We do find that trimming OFTEN during the growing season
best quality fresh Lemon Balm. And, this also helps to keep the plant from seeding and
spreading. The seeds are numerous and very viable.
Harvesting for drying can be done any time
before flowering. Lemon Balm's delicate flavor diminishes even further when dried.
Take care not to bruise the cuttings and hang in a dry place. Any moisture
present during drying can cause the Lemon Balm stems to rot.
Not a particularly gorgeous herb, Lemon
Balm does make a nice dark green ground cover with stems that rise during
flowering to about 18 inches. The flowers are pretty ho hum, but the bees like
them. Today we know Melissa officinalis as Lemon Balm but there was a
time it was called Bee Balm. In fact the Greeks, who noted the affinity of bees
for the plant, called it melisphylla or the bee plant. Today we use the common
term Bee Balm to refer to
Monarda didyma, also a favorite of bees. According to Stearn's
Dictionary of Plant Names for Gardeners, Melissa is also the name of a Cretan
Princess who first discovered how to get honey.
Great for the bees, but, as we mentioned, Lemon Balm
is really only a so-so
culinary herb. There is some lemon taste when fresh, but not much and there is even less
when dried. This is probably why most recipes that have Lemon Balm as an
ingredient also call for lemon juice.
It is fragrant, sort of, and can be used for
potpourri. In the absolutely gorgeous book by Penny Black, The Book of Potpourri, she lists it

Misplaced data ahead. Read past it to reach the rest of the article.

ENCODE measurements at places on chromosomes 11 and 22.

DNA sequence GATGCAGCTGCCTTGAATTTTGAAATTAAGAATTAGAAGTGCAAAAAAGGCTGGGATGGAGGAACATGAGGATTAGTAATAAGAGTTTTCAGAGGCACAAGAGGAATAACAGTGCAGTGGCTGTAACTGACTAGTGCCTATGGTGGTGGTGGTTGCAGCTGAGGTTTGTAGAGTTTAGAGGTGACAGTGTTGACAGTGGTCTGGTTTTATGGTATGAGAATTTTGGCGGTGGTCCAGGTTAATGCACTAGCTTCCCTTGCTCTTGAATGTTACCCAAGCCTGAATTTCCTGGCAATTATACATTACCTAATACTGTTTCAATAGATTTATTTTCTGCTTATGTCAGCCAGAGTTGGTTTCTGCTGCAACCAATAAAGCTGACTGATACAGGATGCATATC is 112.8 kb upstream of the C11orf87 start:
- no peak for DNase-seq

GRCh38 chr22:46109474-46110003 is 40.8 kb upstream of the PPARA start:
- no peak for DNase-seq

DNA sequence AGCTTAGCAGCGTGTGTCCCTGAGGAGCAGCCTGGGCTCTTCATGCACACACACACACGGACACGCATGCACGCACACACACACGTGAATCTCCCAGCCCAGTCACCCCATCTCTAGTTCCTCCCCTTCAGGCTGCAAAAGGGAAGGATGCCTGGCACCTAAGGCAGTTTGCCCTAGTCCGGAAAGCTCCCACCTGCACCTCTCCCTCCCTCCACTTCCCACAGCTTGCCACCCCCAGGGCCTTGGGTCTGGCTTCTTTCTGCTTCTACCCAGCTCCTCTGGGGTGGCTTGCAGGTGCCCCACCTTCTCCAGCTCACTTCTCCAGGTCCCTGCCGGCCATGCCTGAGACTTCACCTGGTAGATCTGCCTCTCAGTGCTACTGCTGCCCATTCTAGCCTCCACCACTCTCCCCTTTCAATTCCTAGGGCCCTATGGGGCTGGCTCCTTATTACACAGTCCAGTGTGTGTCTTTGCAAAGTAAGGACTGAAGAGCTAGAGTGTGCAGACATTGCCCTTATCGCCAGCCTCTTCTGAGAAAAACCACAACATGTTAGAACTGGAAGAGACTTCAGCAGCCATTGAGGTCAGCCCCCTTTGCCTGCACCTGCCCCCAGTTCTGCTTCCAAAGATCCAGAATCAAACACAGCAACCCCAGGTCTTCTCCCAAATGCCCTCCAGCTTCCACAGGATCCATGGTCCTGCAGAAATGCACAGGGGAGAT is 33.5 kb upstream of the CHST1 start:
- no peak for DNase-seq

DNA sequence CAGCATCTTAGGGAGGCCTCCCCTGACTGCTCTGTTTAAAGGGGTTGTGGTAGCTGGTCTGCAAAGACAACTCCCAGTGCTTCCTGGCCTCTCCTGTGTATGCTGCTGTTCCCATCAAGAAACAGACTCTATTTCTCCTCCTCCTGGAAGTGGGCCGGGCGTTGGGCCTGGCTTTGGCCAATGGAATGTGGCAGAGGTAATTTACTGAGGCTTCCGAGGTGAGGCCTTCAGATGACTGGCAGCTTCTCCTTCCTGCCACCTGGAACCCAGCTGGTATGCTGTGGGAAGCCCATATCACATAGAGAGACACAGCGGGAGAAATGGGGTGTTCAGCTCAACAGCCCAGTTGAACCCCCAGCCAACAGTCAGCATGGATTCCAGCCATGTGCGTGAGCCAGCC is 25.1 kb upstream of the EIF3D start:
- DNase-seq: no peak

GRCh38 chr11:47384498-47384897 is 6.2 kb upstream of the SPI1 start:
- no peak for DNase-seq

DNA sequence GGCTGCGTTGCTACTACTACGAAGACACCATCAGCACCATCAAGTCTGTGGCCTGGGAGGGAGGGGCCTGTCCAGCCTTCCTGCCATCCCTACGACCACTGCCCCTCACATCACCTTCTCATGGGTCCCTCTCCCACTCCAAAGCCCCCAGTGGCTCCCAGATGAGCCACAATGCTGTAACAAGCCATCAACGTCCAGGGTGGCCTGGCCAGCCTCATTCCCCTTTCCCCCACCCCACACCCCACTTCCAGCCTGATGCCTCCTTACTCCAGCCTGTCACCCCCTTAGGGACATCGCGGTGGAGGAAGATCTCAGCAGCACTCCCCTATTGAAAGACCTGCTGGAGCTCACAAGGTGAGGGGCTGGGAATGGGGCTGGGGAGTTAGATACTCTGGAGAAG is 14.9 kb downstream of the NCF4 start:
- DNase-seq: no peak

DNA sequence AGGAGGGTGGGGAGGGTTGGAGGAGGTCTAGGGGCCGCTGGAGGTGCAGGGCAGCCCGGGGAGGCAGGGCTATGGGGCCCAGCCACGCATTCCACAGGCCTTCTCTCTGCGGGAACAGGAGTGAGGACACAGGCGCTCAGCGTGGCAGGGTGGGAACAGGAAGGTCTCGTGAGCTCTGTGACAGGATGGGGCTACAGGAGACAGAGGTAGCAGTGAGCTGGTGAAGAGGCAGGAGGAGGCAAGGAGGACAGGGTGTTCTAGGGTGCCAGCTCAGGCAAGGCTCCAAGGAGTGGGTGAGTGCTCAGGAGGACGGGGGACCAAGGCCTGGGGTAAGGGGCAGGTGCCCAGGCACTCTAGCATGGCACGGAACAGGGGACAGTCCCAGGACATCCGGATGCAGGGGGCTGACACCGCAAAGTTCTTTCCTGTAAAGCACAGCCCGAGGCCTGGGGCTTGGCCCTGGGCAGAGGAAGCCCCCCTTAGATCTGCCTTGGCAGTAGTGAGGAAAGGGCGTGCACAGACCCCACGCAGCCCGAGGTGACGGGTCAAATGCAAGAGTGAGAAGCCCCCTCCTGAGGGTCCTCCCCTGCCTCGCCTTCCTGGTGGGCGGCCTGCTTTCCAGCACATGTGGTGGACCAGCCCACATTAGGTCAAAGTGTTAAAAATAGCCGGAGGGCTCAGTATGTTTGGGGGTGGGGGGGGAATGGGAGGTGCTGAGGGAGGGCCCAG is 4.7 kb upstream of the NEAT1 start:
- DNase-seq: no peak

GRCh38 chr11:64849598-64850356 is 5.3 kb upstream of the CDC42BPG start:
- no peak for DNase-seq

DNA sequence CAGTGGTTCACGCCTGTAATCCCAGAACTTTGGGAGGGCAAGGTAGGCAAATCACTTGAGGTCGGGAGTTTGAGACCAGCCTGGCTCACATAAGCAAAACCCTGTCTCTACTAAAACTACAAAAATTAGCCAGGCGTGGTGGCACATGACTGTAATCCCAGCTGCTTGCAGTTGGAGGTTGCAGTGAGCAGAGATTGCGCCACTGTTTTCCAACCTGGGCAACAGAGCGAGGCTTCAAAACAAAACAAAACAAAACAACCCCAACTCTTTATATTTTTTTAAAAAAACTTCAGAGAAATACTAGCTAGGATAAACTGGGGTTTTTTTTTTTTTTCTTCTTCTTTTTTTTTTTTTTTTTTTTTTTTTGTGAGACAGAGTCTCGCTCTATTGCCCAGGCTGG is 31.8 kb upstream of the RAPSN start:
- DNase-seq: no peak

as one of the subtly scented herbs good for drying and she includes it in
her Lemon Mix and in her Marigold, Lemon and Mint Mix. But, even she has it
listed on the ' well, if you have it, you can use it list.'
So why is Lemon Balm so
Centuries of healing!
For centuries, Lemon Balm was highly
prized for making a healthy cordial known as
Eau de Carmes (named after the Carmelite
Friars who invented it). To make this the brothers would take lots of
leaves, that they bruised, and combined them with lemons, other herbs like
Angelica and spices like cloves and then steeped the whole batch in alcohol.
It was highly prized for stomach ailments.
(along with about 26 other ingredients) is still used in the liqueur
Benedictine which is used as an after dinner digestif.
is also reported to be one of the 130 herbs that make the liqueur Chartreuse
which again was originally made to be a health giving tonic.
In Herbal Healing
for Women, Rosemary Gladstar recommends Lemon Balm and
as the perfect way to relax after a stressful day. She also suggests these
for headaches, depression and insomnia. For pregnant women, she advises
as a non toxic tea for allergy sufferers.
Here is an excellent online link that points out the great contributions Lemon
Balm makes to the world.